UI researcher helps map nitrogen footprint

Light particles interact with ammonium nitrate, a fertilizer, to form the potent greenhouse gas. Credit: USDA

A large contribution to the study of greenhouse gases

Nitrous oxide, a greenhouse gas 300 times more potent than carbon dioxide, accounts for about six percent of human-induced climate change, but researchers don’t know where 30 percent its global emissions come from.

Now, a CGRER study, led by UI chemistry professor Vicki Grassian, sheds more light on that question.   

The study found that light interacts with aerosol ammonium nitrate–one of the largest components of particle pollution in the Midwest–as well as with solid fertilizer ammonium nitrate.

Vicki Grassian

Chemical and Engineering News reports:

One known source is ammonium nitrate fertilizer. Microbes chew through the compound, emitting N2O from farm lands. But Vicki Grassian of the University of Iowa and her colleagues wondered if there was a non-biological route to the gas from ammonium nitrate. They knew that particles in the atmosphere can be composed of ammonium nitrate from fertilizers applied to agricultural fields. The surface of those particles could provide surfaces for chemical reactions in the atmosphere, Grassian thought.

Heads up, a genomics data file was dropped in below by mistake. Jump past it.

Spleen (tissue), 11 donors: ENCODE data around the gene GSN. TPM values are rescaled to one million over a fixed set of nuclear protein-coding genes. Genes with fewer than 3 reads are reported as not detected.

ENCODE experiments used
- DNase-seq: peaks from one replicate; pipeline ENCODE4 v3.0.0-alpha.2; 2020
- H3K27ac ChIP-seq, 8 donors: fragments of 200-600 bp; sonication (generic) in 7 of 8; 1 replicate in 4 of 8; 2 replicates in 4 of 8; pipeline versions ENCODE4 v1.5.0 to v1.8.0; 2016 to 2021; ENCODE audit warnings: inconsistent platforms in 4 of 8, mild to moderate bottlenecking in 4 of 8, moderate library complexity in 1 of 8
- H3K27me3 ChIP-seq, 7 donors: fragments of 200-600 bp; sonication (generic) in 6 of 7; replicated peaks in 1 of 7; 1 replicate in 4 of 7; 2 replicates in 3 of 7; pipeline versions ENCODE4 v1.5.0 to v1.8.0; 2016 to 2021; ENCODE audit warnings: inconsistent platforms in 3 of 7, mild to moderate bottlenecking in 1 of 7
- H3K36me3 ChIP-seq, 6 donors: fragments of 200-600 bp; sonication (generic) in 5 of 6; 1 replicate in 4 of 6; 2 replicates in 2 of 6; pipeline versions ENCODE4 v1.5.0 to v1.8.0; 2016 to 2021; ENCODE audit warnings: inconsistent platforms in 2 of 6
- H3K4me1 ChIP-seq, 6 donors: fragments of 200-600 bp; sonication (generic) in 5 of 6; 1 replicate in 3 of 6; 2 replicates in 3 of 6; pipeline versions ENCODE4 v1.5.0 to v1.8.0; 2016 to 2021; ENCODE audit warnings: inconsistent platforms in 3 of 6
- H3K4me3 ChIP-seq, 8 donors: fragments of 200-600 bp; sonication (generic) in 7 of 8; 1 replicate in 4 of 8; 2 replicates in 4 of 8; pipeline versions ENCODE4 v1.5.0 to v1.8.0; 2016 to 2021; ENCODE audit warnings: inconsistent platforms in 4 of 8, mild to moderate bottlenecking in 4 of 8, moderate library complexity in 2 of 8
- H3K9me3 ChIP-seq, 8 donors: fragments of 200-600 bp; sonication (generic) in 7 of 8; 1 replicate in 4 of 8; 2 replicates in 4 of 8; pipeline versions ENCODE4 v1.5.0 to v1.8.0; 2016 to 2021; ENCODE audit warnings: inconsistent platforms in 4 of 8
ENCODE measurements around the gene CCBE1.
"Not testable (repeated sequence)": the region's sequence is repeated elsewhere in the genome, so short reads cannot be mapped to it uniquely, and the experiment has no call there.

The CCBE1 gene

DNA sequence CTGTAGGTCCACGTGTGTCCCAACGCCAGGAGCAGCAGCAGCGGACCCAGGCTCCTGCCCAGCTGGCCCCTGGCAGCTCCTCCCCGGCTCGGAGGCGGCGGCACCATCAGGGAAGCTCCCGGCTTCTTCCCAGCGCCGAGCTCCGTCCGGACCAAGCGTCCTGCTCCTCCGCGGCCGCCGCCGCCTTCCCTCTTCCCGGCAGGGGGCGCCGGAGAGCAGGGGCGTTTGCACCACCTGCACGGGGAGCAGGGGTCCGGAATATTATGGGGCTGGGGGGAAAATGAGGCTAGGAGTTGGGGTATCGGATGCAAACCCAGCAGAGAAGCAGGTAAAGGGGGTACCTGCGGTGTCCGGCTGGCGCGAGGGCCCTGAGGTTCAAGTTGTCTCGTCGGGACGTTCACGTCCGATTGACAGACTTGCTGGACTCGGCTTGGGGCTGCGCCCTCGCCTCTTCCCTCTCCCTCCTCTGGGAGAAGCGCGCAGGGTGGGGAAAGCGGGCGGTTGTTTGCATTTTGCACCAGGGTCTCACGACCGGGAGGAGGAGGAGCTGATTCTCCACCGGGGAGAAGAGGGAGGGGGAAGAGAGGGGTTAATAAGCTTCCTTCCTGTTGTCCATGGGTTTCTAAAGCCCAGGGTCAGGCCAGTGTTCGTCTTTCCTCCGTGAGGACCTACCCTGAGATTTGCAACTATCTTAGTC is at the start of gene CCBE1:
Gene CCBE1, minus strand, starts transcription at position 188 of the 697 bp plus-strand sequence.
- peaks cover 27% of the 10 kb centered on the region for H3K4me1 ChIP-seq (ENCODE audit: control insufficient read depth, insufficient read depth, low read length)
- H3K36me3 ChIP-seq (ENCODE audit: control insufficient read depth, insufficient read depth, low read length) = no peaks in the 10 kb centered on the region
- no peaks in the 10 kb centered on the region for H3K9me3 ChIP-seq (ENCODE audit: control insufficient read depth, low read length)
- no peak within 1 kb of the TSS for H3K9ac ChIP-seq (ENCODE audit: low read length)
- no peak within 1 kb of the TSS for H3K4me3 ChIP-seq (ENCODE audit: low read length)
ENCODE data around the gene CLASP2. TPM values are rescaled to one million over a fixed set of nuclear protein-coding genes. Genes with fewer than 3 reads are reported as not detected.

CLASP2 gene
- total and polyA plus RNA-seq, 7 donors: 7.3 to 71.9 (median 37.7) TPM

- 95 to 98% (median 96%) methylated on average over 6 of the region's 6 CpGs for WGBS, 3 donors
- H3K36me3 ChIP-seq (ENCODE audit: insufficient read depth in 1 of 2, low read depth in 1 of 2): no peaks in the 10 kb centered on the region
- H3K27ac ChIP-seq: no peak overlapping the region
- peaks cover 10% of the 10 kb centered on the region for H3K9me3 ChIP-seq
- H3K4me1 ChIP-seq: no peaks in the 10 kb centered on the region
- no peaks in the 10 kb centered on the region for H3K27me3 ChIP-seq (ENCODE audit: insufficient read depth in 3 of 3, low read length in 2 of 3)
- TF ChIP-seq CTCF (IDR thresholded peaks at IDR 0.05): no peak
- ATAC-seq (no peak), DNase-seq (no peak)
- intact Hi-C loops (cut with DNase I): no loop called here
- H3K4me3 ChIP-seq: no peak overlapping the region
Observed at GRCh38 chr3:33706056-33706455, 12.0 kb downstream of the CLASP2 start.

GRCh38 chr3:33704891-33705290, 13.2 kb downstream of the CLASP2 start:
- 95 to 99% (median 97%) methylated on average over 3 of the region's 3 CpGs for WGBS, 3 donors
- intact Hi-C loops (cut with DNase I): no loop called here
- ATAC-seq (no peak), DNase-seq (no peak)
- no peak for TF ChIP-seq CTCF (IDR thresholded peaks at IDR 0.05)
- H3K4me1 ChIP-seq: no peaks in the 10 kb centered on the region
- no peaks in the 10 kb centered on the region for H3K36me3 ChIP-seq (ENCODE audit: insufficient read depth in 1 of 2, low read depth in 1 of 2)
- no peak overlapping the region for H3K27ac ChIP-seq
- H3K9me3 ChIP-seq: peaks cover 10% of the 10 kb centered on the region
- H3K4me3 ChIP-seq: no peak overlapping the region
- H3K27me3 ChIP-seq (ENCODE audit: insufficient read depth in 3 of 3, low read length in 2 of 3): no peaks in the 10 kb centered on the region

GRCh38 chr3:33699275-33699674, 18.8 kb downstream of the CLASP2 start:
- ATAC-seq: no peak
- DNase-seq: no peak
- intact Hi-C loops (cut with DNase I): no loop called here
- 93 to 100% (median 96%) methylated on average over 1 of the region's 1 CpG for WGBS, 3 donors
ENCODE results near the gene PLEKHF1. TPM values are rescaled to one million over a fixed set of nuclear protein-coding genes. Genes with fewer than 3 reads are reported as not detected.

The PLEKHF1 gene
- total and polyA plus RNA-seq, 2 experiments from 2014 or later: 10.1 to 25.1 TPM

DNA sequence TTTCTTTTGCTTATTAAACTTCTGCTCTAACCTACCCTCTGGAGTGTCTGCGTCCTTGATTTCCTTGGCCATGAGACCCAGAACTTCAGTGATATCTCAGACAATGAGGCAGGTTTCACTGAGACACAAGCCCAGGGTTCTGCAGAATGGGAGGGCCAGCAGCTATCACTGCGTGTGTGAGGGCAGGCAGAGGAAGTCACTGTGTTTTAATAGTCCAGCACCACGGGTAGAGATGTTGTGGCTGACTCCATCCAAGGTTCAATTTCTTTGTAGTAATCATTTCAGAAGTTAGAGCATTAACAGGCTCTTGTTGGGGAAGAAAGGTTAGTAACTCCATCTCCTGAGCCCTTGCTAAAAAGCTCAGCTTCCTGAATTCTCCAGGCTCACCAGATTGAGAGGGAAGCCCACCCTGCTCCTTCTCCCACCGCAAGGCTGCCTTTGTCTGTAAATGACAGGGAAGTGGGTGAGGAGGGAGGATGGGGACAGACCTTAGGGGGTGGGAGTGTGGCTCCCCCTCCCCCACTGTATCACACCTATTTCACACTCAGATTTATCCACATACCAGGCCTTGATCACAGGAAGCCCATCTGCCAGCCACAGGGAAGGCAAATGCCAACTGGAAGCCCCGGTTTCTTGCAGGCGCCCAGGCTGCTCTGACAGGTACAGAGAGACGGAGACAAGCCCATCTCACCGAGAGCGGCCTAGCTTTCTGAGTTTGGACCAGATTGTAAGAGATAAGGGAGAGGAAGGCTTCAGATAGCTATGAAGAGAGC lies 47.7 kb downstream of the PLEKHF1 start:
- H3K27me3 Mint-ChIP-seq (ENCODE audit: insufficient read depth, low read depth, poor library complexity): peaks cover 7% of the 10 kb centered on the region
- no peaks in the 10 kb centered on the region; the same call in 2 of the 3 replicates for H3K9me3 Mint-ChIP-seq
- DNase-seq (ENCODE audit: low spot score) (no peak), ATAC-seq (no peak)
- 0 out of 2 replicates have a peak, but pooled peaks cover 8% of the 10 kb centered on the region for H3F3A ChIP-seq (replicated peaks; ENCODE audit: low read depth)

The study looms as a large contribution to the study of greenhouse gases, as C&E News reports:

Grassian’s proposed mechanism for creating N2O is “straightforward” but has been “really hard to measure,” says Mark Thiemens, an atmospheric chemist at the University of California, San Diego. By using isotope tagging to follow the reactions triggered by light, Grassian’s experimental method gives an unambiguous result, he says. Armed with these results, he says, researchers now can hone their monitoring strategies to track this potent greenhouse gas.

“We talk about the carbon footprint; nitrogen footprints are important too,” Thiemens says. “If you know what the problem is, you have a chance of dealing with it.”

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